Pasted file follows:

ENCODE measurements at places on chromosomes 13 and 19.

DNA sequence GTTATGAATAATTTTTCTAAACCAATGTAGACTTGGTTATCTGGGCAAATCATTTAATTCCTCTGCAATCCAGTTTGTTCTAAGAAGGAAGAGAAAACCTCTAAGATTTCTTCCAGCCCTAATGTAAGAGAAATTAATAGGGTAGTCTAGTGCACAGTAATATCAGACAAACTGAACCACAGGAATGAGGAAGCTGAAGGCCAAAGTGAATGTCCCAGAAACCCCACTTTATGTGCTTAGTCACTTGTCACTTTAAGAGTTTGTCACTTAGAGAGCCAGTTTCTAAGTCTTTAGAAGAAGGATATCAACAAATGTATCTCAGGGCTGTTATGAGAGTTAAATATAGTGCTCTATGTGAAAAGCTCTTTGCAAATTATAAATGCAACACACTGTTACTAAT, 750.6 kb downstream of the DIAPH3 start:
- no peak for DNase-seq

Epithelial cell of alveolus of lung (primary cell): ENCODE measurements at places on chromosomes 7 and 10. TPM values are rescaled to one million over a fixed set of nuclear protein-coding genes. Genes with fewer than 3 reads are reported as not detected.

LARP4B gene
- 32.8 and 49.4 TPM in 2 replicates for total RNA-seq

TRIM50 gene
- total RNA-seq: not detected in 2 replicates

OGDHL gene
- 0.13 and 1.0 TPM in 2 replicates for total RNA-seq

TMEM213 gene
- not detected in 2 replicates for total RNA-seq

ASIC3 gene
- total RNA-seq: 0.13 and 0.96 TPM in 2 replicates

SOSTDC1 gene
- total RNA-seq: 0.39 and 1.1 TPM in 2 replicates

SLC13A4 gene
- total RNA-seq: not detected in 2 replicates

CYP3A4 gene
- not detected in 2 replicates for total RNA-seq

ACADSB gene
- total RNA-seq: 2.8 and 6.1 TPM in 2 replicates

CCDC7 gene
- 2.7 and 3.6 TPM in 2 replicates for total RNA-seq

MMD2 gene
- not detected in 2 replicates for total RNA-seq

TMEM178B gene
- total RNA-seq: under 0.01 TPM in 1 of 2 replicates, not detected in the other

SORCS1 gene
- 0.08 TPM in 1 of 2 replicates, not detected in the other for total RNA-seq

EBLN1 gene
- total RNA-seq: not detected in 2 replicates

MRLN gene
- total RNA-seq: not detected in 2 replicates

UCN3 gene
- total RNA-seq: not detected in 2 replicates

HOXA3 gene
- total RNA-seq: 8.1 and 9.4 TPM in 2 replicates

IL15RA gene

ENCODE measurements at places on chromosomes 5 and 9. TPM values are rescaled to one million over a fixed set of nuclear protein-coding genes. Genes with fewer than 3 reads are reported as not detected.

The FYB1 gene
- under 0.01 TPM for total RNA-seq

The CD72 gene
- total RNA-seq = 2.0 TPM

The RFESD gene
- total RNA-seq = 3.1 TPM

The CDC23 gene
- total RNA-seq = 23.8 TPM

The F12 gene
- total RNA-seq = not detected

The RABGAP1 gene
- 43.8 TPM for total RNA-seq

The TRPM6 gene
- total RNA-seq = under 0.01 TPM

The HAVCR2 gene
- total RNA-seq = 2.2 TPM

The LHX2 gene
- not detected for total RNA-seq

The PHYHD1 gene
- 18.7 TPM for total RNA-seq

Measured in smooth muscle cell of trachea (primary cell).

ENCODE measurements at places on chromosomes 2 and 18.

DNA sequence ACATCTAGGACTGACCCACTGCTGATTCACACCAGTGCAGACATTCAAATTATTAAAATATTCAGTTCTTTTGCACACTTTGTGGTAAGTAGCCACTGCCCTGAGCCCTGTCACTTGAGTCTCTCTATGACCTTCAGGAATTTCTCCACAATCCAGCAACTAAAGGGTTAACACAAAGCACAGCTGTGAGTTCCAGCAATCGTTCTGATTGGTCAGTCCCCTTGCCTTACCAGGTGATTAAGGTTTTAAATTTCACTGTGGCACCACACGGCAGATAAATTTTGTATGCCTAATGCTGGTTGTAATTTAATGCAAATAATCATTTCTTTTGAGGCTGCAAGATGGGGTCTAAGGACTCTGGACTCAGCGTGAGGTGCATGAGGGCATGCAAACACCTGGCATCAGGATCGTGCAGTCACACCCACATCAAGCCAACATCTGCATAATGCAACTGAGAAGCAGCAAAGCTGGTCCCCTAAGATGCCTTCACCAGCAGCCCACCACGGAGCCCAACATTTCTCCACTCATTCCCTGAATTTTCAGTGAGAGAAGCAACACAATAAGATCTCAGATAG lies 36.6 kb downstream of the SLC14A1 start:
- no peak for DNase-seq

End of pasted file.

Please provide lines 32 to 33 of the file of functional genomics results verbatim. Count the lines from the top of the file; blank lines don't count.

- total RNA-seq: not detected in 2 replicates

MRLN gene